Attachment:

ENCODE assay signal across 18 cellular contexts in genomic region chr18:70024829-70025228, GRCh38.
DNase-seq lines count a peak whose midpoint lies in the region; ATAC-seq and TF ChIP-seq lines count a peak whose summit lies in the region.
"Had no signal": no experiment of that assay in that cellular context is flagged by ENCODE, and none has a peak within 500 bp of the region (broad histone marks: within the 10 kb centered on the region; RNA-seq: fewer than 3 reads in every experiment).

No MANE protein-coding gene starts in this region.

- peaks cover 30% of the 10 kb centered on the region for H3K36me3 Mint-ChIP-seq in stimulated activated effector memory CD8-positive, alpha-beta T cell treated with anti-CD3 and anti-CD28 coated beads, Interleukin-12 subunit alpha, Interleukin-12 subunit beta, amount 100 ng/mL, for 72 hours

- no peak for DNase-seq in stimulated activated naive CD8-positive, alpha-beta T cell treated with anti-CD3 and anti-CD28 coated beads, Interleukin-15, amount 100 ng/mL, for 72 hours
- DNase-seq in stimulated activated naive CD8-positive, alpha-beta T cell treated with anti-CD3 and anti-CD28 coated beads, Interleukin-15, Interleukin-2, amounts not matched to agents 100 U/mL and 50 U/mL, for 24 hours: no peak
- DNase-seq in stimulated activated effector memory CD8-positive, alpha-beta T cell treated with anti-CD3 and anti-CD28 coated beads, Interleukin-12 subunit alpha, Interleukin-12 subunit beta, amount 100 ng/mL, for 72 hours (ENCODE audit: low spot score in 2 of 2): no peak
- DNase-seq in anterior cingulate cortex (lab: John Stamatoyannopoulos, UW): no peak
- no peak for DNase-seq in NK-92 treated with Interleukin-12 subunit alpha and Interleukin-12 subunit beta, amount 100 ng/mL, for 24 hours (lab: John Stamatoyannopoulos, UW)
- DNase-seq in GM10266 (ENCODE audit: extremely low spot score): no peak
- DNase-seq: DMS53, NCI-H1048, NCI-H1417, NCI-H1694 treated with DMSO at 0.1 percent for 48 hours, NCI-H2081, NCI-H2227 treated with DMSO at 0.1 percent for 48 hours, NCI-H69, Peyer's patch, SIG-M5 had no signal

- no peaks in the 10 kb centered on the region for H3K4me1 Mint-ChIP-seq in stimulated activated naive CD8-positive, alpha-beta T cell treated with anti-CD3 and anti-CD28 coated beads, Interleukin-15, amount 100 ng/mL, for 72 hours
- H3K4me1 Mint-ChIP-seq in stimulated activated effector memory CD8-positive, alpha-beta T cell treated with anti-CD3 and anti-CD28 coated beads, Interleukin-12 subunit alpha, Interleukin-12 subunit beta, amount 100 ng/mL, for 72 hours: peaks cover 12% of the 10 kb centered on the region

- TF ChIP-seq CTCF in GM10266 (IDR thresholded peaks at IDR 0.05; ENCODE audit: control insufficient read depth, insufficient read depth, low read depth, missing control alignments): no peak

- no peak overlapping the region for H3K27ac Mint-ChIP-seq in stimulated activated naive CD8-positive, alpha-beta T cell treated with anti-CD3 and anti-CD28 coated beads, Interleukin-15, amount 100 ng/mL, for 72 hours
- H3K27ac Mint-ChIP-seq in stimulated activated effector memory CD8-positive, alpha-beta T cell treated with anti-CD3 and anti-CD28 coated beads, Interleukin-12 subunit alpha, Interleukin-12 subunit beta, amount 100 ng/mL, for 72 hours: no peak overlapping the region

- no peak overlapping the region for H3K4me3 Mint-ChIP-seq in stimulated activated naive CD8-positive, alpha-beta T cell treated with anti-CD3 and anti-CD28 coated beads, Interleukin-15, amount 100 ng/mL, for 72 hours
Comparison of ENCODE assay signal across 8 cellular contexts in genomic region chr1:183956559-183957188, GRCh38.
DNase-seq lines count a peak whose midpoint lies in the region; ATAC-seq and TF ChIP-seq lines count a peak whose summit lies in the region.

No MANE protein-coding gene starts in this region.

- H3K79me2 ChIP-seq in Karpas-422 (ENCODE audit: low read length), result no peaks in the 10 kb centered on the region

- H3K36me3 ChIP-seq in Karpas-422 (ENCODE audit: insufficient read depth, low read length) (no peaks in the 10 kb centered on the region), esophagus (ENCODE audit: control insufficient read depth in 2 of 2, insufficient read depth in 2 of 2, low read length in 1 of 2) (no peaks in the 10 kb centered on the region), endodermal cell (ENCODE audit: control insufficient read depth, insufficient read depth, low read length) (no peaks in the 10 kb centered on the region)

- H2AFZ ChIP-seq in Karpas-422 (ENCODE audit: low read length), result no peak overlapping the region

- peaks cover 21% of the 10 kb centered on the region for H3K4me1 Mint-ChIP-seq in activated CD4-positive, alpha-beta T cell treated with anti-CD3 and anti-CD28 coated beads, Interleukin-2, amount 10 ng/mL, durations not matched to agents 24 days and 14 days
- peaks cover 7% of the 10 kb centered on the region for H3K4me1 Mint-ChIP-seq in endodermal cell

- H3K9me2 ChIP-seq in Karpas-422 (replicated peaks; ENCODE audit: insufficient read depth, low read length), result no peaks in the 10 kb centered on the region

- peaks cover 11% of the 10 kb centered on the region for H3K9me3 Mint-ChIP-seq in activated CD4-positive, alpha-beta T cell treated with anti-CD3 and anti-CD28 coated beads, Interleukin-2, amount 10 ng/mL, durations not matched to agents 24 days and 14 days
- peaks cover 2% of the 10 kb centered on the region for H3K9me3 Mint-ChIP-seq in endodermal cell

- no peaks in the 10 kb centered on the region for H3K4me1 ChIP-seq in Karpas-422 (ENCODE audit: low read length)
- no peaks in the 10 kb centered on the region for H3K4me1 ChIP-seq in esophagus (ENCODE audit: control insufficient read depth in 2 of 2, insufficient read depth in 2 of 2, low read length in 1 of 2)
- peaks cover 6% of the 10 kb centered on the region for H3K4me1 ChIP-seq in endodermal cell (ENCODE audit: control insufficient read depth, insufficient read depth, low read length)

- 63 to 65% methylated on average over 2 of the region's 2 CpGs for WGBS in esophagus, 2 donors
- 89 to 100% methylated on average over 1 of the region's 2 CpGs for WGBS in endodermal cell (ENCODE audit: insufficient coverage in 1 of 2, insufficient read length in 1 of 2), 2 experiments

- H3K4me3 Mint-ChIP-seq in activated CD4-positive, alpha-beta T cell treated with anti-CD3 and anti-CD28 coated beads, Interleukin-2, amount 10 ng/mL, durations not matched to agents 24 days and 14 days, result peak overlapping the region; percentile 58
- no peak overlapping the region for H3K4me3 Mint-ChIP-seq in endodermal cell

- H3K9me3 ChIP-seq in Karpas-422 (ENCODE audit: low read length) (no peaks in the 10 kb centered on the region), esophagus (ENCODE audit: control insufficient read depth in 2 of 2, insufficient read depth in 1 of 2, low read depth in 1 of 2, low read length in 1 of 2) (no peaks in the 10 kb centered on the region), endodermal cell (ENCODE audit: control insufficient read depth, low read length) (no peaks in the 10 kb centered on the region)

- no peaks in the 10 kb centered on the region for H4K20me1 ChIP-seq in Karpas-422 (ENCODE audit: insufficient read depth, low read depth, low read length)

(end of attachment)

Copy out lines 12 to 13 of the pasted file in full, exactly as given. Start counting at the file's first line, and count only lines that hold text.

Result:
- DNase-seq: DMS53, NCI-H1048, NCI-H1417, NCI-H1694 treated with DMSO at 0.1 percent for 48 hours, NCI-H2081, NCI-H2227 treated with DMSO at 0.1 percent for 48 hours, NCI-H69, Peyer's patch, SIG-M5 had no signal

- no peaks in the 10 kb centered on the region for H3K4me1 Mint-ChIP-seq in stimulated activated naive CD8-positive, alpha-beta T cell treated with anti-CD3 and anti-CD28 coated beads, Interleukin-15, amount 100 ng/mL, for 72 hours